Ken, you have a point. The universities are a place where the awareness of health and safety begins in a scientist careerbe it that they stay in academic or go on to industry. Maybe this is a wake up call to the universities to really
teach safety to their students and not just to fulfill a requirement.
From: DCHAS-L Discussion List [mailto:dchas-l**At_Symbol_Here**MED.CORNELL.EDU] On Behalf Of Jean & Ken Smith
Sent: Wednesday, December 28, 2011 4:48 PM
Subject: [DCHAS-L] UCLA Death
Ugly headline about the death of a student, but warranted in my opinion ----
UCLA could be fined up to $1.5 million on each of the three counts. In separate statements Tuesday, UCLA and the regents called the charges unwarranted. UCLA's statement blasted them as "outrageous" and "appalling."
"This isn't justice," Kevin Reed, UCLA vice chancellor for legal affairs, said in an interview. "What happened in December 2008 was a tragedy, an unfathomabletragedy. It was not a crime."
In my 20 years of Cal/OSHAas an IH inspector, I found that universities laboratories were places that lacked many health and safety needs. Primarily, the reasons were that the professors only gave lip service to
safety as long as it did not impinge on their time and authority. They were loath to even see us when we came to inspect and had to be dragged out to even be interviewed, much less be confronted with evidence.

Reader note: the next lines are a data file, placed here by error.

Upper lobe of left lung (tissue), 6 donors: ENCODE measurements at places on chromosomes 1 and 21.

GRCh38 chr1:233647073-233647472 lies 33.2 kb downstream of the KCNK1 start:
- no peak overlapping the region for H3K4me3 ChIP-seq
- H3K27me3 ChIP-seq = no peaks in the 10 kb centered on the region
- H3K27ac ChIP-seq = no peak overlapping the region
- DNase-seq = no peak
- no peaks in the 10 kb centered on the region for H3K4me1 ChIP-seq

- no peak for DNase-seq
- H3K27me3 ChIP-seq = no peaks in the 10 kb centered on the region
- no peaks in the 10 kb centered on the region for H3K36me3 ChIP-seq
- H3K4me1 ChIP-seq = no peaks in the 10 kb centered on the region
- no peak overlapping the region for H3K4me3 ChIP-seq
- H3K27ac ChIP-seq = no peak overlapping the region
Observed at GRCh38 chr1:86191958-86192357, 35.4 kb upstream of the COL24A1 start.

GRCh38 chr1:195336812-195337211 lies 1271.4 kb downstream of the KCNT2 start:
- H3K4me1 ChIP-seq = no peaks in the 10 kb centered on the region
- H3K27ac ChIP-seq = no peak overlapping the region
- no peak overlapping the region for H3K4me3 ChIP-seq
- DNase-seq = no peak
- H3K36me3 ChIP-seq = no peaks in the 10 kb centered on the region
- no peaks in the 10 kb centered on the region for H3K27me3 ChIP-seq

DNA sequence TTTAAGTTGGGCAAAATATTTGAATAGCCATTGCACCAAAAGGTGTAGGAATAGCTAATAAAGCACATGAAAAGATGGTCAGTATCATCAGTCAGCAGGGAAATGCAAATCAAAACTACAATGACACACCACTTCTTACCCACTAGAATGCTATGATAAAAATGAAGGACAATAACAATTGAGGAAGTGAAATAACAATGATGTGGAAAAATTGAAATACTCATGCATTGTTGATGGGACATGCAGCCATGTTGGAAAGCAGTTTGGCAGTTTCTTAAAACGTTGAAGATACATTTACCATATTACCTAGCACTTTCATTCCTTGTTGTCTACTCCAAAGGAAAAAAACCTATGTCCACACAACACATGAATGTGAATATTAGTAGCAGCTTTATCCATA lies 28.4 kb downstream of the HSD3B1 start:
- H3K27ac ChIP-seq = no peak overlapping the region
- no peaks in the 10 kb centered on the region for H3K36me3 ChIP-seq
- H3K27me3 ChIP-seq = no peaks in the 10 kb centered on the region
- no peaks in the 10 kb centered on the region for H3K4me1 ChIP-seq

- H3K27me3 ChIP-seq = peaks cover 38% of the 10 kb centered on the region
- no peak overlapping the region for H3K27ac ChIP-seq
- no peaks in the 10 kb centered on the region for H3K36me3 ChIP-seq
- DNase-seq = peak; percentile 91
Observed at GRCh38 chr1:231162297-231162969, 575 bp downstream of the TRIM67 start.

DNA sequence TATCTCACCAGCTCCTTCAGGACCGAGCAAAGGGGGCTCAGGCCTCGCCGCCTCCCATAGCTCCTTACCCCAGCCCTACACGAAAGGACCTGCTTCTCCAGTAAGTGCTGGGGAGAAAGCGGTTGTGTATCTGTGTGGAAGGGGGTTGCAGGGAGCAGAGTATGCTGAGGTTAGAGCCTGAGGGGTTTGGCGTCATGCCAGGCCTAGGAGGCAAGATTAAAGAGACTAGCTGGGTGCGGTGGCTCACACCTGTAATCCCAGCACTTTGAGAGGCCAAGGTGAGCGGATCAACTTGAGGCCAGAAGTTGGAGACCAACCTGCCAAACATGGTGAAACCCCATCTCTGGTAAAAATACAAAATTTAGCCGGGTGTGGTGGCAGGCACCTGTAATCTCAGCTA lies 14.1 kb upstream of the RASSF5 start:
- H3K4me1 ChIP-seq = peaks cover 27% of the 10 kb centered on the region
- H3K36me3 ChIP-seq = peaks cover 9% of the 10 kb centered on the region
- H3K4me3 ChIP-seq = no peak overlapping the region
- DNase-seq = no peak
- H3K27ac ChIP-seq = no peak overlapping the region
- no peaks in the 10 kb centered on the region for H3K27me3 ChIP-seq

Many did not even seem to know much about health and safety and what was needed in their labs to protect their students, and even themselves. The EHS departments had little to no authority to cause changes if the
department head demurred. Not a good situation overall.
Perhaps this will wake up the University of California and others around the country to the need for a decent H&S environment in the labs and where chemicals are used. It also harks back to the machine shop death
a while back in an eastern university. The students need the trainingto protect their selves and to protect the schools from disasters such as these. But mostly, the professors need the training the most, and perhaps alesson or two in being humble.
Former CIH, now retired
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